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Your mission (if you choose to accept it) is to create a memory leak. In a vein similar to this question, you must write a program that will continuously allocate/consume memory until the system runs out and begins swapping. However, in this contest, the objective is not to create a persistent memory leak, but to even create one in the first place!


  1. You may use no fork bombs of any kind; e.g. no :(){ :|:&};:.
  2. The program must not be multi-threaded.
  3. The program must not call external programs.
  4. The program must not use any kind of looping. This not only includes for and while statements, but also includes goto statements, iterators, and recursion.
  5. The program must continually allocate memory till the end of time - Allocating a single large amount doesn't count.
  6. Standard loopholes apply.

This is an underhanded contest, so feel free to try to loophole your way around my rules.

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marked as duplicate by Kevin L, Martin Büttner, Dennis, Ourous, overactor Aug 26 at 22:27

This question has been asked before and already has an answer. If those answers do not fully address your question, please ask a new question.

@KevinL Not so sure that's a duplicate; this one disallows loops. They're pretty close though. –  Doorknob Aug 26 at 21:04
All of those questions use some type of looping. With looping disallowed, the problem is much harder. –  dr_andonuts Aug 26 at 21:12
Most of looping is just a short hand way of writing the same code over and over again. Couldn't i just write if(i == 0); i++; if(i == 0); i++; if(i == 0); i++; ad nauseam? –  Moop Aug 26 at 21:23
Maybe I'm shortsighted, but I can't see how a program can run until "the end of time" without looping. It either loops back or it will halt "eventually". –  Geobits Aug 26 at 21:27
Wouldn't a single self-recursing function within a program trivially satisfy the spec? It would consume infinite stack space. Or is this considered looping, or a fork bomb? Agreed with @Geobits that depending on how broad you make the definition of "loop", the very existence of a non-terminating program implies the existence of a loop. –  COTO Aug 27 at 5:23

2 Answers 2

Python, Linux

Take an infinite "file" and save it into memory

with open("/dev/random") as f:
    data = f.readLines()
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In python, without using any external resources, you can simply leak memory (infinitely) using itertools.count i.e. list(__import__("itertools").count()). You can extend it to other itertools functions like repeat i.e. list(__import__("itertools").repeat([0])) and cycle i.e. list(__import__("itertools").cycle([0])) –  Abhijit Aug 27 at 17:28
I think /dev/random would count as an external resource and using itertools would count as a loop. –  britishtea Sep 14 at 0:40


a simple program to calculates the average of a given list.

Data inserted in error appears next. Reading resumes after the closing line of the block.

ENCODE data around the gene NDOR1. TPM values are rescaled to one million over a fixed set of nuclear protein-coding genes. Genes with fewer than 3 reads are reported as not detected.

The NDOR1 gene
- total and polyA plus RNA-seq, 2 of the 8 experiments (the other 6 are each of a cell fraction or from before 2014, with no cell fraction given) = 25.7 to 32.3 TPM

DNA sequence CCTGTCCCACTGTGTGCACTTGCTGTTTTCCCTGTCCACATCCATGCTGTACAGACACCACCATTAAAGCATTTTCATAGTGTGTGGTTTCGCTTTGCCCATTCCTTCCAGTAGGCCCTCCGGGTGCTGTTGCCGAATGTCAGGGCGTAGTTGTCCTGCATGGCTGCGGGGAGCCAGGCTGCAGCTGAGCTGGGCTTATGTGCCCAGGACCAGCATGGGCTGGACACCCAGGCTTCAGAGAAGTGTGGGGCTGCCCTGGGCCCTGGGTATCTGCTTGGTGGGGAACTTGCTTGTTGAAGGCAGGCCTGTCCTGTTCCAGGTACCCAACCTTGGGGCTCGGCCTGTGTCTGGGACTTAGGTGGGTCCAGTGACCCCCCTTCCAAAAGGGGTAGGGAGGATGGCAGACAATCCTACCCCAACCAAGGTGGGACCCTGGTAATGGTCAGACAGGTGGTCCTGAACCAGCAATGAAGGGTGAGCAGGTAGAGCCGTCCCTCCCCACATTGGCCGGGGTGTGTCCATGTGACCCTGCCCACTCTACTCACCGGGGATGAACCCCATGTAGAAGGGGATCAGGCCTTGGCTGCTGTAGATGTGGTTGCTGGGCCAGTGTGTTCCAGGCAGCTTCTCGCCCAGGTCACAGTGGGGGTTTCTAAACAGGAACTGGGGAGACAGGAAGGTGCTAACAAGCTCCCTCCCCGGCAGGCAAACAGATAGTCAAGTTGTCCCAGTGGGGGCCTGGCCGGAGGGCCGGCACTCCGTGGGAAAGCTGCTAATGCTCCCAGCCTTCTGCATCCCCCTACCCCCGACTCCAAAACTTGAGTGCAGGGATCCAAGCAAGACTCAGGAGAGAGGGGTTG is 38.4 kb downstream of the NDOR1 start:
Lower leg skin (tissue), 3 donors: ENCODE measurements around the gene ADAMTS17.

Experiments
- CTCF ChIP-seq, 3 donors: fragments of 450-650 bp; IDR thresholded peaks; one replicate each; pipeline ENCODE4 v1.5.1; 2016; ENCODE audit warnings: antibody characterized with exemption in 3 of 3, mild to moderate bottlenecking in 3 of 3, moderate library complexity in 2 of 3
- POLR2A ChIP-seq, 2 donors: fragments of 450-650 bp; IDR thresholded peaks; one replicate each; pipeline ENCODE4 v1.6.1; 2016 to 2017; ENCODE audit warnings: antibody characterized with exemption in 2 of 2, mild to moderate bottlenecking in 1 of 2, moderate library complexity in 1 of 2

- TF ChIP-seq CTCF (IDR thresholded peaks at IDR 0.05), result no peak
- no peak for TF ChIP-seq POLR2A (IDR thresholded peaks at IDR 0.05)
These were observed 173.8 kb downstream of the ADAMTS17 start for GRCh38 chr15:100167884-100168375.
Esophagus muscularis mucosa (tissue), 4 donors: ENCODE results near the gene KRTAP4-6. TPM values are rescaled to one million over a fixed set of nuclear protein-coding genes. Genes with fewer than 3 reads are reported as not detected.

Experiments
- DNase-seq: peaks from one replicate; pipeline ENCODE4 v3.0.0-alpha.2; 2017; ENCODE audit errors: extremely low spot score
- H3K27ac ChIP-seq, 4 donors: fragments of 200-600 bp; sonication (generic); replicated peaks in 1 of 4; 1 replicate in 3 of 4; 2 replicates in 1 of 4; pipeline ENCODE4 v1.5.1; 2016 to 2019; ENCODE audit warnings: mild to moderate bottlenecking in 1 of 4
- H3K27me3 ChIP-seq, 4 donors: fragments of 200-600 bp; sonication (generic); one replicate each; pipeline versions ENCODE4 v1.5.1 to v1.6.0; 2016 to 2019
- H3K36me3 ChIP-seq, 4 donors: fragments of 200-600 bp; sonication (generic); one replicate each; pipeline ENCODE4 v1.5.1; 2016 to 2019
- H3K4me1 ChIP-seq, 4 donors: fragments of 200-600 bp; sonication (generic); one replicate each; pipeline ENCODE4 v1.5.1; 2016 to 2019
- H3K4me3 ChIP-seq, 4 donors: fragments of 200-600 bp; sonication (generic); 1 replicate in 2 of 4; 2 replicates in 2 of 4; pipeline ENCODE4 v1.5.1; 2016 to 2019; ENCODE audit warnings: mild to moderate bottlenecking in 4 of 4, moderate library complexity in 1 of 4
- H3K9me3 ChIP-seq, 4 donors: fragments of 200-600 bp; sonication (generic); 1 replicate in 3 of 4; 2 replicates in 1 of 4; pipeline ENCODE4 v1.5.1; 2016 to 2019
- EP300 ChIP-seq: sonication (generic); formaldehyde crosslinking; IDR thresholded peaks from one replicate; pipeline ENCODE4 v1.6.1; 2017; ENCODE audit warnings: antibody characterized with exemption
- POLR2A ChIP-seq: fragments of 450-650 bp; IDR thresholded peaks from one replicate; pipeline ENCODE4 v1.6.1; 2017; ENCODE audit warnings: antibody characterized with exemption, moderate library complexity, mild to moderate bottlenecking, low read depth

average :: [Integer] -> Float
average l = fromIntegral (sum l) / fromIntegral (length l) --fromIntegral is a casting function. ignore it.
main = print $ average $ repeat 5 -- the avrage of only 5's should be 5.

thare are two different interacting problems here. can you spot them?

this should be obvious to anyone who learned a bit haskell. the repeat function makes an infinite list. the computer can't compute neither the length nor the sum of an infinite list, so this will obviously not terminate. but what causes the space leak?

the second spoiler:

even if non infinite input was given, there would be a space leak. why? due to Haskell's lazy nature, lists are linked lists, which allows a function which iterates through a list to use constant space, as the start, the evaluated-but-already-used part is eaten by the GC and the tail is still unevaluated. but in the average function, while the computer computes sum l a reference to l is kept so that length l could be calculated; this makes the GC unable to collect the part already used by sum (which in this example just grows infinitely), and therefor a space leak.

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Nice! I noticed the repeat, but I never knew that haskell lists had that behavior. –  dr_andonuts Aug 26 at 21:47
isn't repeat a loop? –  Moop Aug 26 at 21:55
no, i don't regard it as one. imagine a stream object in javascript which looks like {nextVal : function(){return 5} }. is this looping? –  proud haskeller Aug 26 at 21:59
@Moop and also, i really don't think there is a way to do this without looping. how can a program run infinitely without looping? the best that can be done is to include looping implicitly by using other functions. –  proud haskeller Aug 26 at 22:01
@proudhaskeller An infinite amount of statements will run for an infinite amount of time –  Moop Aug 26 at 22:40

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